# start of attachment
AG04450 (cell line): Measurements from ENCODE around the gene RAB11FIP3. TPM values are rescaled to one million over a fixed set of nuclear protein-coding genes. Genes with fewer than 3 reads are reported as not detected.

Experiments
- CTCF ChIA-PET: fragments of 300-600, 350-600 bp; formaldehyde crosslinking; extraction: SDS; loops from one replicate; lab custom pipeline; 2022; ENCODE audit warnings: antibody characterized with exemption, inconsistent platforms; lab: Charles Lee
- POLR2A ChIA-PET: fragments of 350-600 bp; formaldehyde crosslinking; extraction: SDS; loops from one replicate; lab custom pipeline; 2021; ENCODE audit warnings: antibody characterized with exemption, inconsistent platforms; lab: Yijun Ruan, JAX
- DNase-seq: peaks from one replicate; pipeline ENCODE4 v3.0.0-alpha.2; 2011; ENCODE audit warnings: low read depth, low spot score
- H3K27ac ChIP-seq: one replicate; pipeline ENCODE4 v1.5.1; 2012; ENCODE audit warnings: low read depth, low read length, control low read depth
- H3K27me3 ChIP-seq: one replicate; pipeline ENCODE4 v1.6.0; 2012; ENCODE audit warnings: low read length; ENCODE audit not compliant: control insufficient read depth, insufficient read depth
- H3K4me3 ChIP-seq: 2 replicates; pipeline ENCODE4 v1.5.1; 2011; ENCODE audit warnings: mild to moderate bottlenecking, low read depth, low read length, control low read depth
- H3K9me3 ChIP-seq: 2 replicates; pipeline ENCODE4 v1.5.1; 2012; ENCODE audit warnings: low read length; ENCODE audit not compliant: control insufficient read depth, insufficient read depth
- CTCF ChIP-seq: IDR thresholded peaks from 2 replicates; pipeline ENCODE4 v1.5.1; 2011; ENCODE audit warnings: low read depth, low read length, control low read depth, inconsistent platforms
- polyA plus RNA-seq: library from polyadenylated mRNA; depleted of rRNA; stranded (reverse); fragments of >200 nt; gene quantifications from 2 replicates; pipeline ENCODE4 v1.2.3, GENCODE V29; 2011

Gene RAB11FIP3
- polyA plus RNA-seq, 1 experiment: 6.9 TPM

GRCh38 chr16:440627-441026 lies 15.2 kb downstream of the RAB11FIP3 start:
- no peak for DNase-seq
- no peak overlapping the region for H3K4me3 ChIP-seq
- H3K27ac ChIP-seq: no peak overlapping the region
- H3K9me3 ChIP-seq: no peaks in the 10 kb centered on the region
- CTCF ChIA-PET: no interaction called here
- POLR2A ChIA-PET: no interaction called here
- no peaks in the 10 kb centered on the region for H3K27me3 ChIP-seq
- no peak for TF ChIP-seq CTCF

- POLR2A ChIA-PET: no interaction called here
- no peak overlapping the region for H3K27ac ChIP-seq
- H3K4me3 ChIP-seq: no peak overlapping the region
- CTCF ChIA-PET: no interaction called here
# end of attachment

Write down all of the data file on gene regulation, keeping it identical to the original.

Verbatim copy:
AG04450 (cell line): Measurements from ENCODE around the gene RAB11FIP3. TPM values are rescaled to one million over a fixed set of nuclear protein-coding genes. Genes with fewer than 3 reads are reported as not detected.

Experiments
- CTCF ChIA-PET: fragments of 300-600, 350-600 bp; formaldehyde crosslinking; extraction: SDS; loops from one replicate; lab custom pipeline; 2022; ENCODE audit warnings: antibody characterized with exemption, inconsistent platforms; lab: Charles Lee
- POLR2A ChIA-PET: fragments of 350-600 bp; formaldehyde crosslinking; extraction: SDS; loops from one replicate; lab custom pipeline; 2021; ENCODE audit warnings: antibody characterized with exemption, inconsistent platforms; lab: Yijun Ruan, JAX
- DNase-seq: peaks from one replicate; pipeline ENCODE4 v3.0.0-alpha.2; 2011; ENCODE audit warnings: low read depth, low spot score
- H3K27ac ChIP-seq: one replicate; pipeline ENCODE4 v1.5.1; 2012; ENCODE audit warnings: low read depth, low read length, control low read depth
- H3K27me3 ChIP-seq: one replicate; pipeline ENCODE4 v1.6.0; 2012; ENCODE audit warnings: low read length; ENCODE audit not compliant: control insufficient read depth, insufficient read depth
- H3K4me3 ChIP-seq: 2 replicates; pipeline ENCODE4 v1.5.1; 2011; ENCODE audit warnings: mild to moderate bottlenecking, low read depth, low read length, control low read depth
- H3K9me3 ChIP-seq: 2 replicates; pipeline ENCODE4 v1.5.1; 2012; ENCODE audit warnings: low read length; ENCODE audit not compliant: control insufficient read depth, insufficient read depth
- CTCF ChIP-seq: IDR thresholded peaks from 2 replicates; pipeline ENCODE4 v1.5.1; 2011; ENCODE audit warnings: low read depth, low read length, control low read depth, inconsistent platforms
- polyA plus RNA-seq: library from polyadenylated mRNA; depleted of rRNA; stranded (reverse); fragments of >200 nt; gene quantifications from 2 replicates; pipeline ENCODE4 v1.2.3, GENCODE V29; 2011

Gene RAB11FIP3
- polyA plus RNA-seq, 1 experiment: 6.9 TPM

GRCh38 chr16:440627-441026 lies 15.2 kb downstream of the RAB11FIP3 start:
- no peak for DNase-seq
- no peak overlapping the region for H3K4me3 ChIP-seq
- H3K27ac ChIP-seq: no peak overlapping the region
- H3K9me3 ChIP-seq: no peaks in the 10 kb centered on the region
- CTCF ChIA-PET: no interaction called here
- POLR2A ChIA-PET: no interaction called here
- no peaks in the 10 kb centered on the region for H3K27me3 ChIP-seq
- no peak for TF ChIP-seq CTCF

- POLR2A ChIA-PET: no interaction called here
- no peak overlapping the region for H3K27ac ChIP-seq
- H3K4me3 ChIP-seq: no peak overlapping the region
- CTCF ChIA-PET: no interaction called here